7 - CESR, Centre d'Étude Spatiale des Rayonnements, 9 Av. du Colonel Roche, BP 44346, 31028 Toulouse Cedex 4, France
8 - Instituto de Fisica de Cantabria, CSIC, Universidad de Cantabria, Av. de los Castros s/n, 39005 Santander, Spain
9 - Jodrell Bank Centre for Astrophysics, Alan Turing Building, The University of Manchester, Manchester, M13 9PL, UK
10 - Herschel/Planck Project, Scientific Projects Dpt of ESA, Keplerlaan 1, 2200 AG, Noordwijk, The Netherlands
11 - Istituto di Fisica del Plasma, CNR, via Cozzi 53, 20125 Milano, Italy
12 - ASI, Agenzia Spaziale Italiana, viale Liegi, 26, 00198 Roma, Italy
13 - Dipartimento di Fisica, Università degli Studi di Roma Tor Vergata, via della Ricerca Scientifica 1, 00133 Roma, Italy
14 - INAF - Osservatorio Astronomico di Padova, Vicolo dell'Osservatorio 5, 35122 Padova, Italy
15 - INAF - Osservatorio Astronomico di Trieste, via Tiepolo, 11, 34143 Trieste, Italy
16 - Jet Propulsion Laboratory, California Institute of Technology, 4800 Oak Grove Drive, Pasadena, CA 91109, USA
17 - Instituto de Astrofisica de Canarias, C/ via Lactea s/n, 38200 La Laguna, Tenerife, Spain
18 - Dipartimento di Fisica, Università degli Studi di Trieste, via A. Valerio 2, 34127 Trieste, Italy
19 - DA-Design Oy, Keskuskatu 29, 31600 Jokioinen, Finland
20 - Ylinen Electronics Oy, Teollisuustie 9A, 02700 Kauniainen, Finland
21 - Department of Physics, University of California, Santa Barbara, CA 93106, USA
22 - Institute of Theoretical Astrophysics, University of Oslo, PO Box 1029 Blindern, 0315 Oslo, Norway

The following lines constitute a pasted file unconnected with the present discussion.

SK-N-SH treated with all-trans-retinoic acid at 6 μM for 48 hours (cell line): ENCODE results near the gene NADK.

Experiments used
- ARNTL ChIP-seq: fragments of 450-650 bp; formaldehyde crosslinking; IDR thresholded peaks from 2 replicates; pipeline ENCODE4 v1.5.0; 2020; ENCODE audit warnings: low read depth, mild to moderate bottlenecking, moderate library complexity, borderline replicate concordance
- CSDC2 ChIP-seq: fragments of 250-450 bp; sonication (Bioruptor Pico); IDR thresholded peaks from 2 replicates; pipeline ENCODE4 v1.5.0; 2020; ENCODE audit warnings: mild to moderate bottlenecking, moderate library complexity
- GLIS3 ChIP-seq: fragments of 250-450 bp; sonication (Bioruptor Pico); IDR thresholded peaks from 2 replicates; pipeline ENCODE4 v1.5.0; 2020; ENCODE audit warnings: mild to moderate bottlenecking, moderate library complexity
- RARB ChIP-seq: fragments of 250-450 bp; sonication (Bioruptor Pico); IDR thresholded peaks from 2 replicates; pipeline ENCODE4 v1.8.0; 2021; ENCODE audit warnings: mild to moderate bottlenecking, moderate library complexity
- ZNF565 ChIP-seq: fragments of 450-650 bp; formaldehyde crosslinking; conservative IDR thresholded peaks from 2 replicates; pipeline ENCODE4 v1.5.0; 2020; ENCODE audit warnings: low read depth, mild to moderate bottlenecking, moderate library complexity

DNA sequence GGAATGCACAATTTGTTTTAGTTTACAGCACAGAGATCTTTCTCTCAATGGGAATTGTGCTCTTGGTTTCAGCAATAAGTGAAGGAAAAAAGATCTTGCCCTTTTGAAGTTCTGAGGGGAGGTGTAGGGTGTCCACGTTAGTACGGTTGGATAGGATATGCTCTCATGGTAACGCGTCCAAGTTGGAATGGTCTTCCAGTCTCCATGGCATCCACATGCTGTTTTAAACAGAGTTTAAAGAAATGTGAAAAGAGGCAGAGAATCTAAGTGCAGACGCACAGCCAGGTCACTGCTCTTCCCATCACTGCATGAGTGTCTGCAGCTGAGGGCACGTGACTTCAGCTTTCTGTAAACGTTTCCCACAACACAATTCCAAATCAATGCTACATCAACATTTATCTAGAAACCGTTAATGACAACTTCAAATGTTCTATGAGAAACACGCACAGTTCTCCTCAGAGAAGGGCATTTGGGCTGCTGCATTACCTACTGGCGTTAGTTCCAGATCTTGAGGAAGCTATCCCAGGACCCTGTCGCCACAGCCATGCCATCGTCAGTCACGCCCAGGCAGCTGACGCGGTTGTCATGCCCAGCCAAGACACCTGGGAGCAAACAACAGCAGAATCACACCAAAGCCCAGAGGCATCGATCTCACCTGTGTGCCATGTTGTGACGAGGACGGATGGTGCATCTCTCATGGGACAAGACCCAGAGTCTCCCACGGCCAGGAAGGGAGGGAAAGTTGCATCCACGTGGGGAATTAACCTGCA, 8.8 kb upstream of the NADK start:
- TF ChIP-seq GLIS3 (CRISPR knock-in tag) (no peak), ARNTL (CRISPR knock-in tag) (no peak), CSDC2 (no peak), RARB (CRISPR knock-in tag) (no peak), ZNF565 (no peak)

23 - INAF - Osservatorio Astrofisico di Arcetri, Largo Enrico Fermi 5, 50125 Firenze, Italy
24 - Haverford College, 370 Lancaster Avenue, Haverford, PA 19041, USA
25 - National Radio Astronomy Observatory, 520 Edgemont Rd, Charlottesville, VA 22903-2475, USA
26 - University of Helsinki, Department of Physics, PO Box 64, 00014 Helsinki, Finland
27 - Helsinki Institute of Physics, University of Helsinki, PO Box 64, 00014, Finland
28 - Metsähovi Radio Observatory, Helsinki University of Technology, Metsähovintie 114, 02540, Kylmälä, Finland
29 - Lawrence Berkeley National Laboratory, 1 Cyclotron Road, Berkeley, CA 94720, USA
30 - European Space Agency (ESA), Astrophysics Division, Keplerlaan 1, 2201AZ Noordwijk, The Netherlands
31 - MilliLab, VTT Technical Research Centre of Finland, PO Box 1000, 02044 VTT, Finland
32 - MPA Max-Planck-Institut für Astrophysik, Karl-Schwarzschild-Str. 1, 85741 Garching, Germany

Received 8 July 2009 / Accepted 15 December 2009

Abstract